You might not initially think the articles have that much in common: one’s about football strategy and one’s about the future of the US Supreme Court. But beneath the surface they’re practically the same: both are calculations of joint probabilities for multiple events.
The football article points out that in a certain situation it’s provably the right strategy for an NFL team to go for a two-point conversion instead of a single extra point. Specifically, if you’re down 14 points near the end of the game, and you score a touchdown, you should go for 2.
You can go to the article for details, but here’s the idea. The decision only matters under the assumption that you’re going to get another touchdown and the other team isn’t going to score. So let’s assume that that’s going to happen. If you take the usual extra point each time, you’re going into overtime (assuming your kicker always gets the extra point, which is roughly true in pro football), and you’ve got a 50-50 shot at a win . On the other hand, if you go for the two-point conversion, either you make it and are guaranteed a win, or you miss it, in which case you go for 2 again the next time and have a chance to throw the game into overtime again. You can check by a straightforward calculation that the second strategy gives you better than even odds of winning (for reasonable estimates of the likelihood of a two-point conversion).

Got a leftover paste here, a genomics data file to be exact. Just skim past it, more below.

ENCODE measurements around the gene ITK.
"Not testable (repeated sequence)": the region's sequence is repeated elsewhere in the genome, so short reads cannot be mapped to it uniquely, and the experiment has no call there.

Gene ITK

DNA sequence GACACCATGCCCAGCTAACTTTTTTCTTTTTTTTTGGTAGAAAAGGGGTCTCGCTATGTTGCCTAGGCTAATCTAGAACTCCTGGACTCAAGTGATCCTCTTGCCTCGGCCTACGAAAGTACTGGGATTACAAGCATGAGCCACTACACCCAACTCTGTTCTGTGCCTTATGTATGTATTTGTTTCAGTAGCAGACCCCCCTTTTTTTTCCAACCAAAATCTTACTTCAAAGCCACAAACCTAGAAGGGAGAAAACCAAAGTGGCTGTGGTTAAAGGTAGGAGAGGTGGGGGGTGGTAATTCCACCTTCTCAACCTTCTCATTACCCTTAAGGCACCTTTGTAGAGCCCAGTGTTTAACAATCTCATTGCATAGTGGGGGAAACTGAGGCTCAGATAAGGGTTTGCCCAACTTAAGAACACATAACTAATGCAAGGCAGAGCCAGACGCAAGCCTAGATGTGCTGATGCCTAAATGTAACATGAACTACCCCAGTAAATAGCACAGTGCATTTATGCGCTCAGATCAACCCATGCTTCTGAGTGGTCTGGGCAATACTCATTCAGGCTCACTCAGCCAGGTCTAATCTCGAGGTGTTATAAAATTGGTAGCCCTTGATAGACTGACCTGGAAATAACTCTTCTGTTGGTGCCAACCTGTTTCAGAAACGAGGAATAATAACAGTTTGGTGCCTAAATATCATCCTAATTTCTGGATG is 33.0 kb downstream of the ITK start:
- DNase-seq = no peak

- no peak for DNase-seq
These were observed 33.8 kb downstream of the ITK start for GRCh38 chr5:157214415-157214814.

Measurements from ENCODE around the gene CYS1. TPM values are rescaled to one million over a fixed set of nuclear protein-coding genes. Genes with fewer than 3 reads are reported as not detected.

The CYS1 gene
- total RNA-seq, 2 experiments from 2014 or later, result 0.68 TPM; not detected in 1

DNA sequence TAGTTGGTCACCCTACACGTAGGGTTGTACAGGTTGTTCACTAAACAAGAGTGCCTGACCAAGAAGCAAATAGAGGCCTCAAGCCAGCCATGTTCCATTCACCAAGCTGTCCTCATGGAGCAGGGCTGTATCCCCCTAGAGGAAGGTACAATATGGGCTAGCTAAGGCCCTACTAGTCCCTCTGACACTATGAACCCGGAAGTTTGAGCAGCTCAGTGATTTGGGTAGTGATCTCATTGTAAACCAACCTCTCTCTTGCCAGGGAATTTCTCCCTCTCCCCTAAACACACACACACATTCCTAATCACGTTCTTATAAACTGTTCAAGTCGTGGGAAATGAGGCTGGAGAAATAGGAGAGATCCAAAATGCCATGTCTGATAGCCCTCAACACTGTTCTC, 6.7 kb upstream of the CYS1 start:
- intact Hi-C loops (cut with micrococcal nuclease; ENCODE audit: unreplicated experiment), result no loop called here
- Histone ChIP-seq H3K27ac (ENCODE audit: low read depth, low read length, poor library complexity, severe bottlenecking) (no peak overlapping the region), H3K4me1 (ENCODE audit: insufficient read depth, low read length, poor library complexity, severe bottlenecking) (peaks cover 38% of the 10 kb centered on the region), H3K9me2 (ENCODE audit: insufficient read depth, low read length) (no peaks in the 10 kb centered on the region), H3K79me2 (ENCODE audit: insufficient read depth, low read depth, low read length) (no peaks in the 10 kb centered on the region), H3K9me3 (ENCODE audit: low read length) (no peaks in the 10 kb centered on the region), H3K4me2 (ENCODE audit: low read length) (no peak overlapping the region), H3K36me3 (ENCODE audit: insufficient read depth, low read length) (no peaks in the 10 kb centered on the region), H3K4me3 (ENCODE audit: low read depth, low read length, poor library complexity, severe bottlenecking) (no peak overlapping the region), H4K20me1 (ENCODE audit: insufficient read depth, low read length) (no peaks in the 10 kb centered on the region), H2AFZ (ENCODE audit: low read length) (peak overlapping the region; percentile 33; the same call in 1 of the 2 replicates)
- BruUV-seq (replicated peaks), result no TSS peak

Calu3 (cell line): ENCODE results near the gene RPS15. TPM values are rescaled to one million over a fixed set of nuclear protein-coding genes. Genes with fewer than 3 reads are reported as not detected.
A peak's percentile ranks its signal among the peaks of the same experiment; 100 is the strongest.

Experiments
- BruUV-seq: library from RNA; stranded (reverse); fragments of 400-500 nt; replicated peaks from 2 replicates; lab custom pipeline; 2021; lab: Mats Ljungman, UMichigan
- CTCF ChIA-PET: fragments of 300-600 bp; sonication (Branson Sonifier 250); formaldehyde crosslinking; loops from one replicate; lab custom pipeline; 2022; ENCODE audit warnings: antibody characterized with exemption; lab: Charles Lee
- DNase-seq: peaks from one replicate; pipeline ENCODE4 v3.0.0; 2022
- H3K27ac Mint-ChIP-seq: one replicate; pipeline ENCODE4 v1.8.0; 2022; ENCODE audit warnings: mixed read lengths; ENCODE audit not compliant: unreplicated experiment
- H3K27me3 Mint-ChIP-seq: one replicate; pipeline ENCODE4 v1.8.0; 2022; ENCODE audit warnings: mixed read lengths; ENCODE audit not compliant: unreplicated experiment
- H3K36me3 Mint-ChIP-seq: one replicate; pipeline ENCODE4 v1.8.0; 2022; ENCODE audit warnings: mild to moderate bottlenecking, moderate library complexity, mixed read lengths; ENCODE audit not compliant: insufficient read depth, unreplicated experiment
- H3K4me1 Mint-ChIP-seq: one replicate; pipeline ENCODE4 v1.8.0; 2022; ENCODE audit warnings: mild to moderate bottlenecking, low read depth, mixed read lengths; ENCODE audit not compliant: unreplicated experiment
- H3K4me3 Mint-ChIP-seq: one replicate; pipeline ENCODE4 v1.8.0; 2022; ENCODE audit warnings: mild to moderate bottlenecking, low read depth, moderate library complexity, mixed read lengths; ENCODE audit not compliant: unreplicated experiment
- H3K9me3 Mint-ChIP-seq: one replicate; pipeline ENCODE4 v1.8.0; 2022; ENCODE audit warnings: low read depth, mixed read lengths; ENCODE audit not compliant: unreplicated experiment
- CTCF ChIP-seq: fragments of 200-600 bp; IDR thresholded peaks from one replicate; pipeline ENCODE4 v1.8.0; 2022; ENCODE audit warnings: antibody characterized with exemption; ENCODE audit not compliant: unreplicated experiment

The Supreme Court article contains a slightly macabre app that lets you calculate the probabilities of various combinations of Supreme Court justices dying during the second Obama administration. Want to know the odds that Obama will get to appoint a replacement for one of the conservative justices? One of the liberals? One of each? You can play around to your heart’s content.
The math underlying both of these calculations is exactly the same. It’s pretty much just
P(A and B) = P(A) P(B).
That is, to get the probability that two independent events both occur, you multiply together the probabilities of each one.
Oddly, the two articles take different approaches to calculating the probabilities. The football article just calculates them directly by doing the multiplication, but the Supreme Court article estimates them by simulation. If you ask the app for the probability that both Scalia and Kagan will die, it runs 10,000 simulations of the future and counts up the results.
That’s actually not a very good thing to do, especially if you’re interested in low-probability combinations such as this one. If you ask the app that question repeatedly, the numbers bounce around: 0.32%, 0.26%, 0.27%, 0.41%.
In the guts of the program there must be probabilities for each of the individual events, so you could answer this question by simply multiplying them together. The result wouldn’t jump around like that and would be more precise than the simulation-based one (although not necessarily more accurate — as the article points out, the calculation is based on some assumptions that might not be correct).
You could reduce the scatter by raising the number of simulations, of course, but it’s odd to use simulations in this situation to begin with. Estimating probabilities via simulation is a great tool when it’s impossible or difficult to calculate the probabilities exactly, but in a situation like this it’s quicker, simpler, and more precise to just calculate them.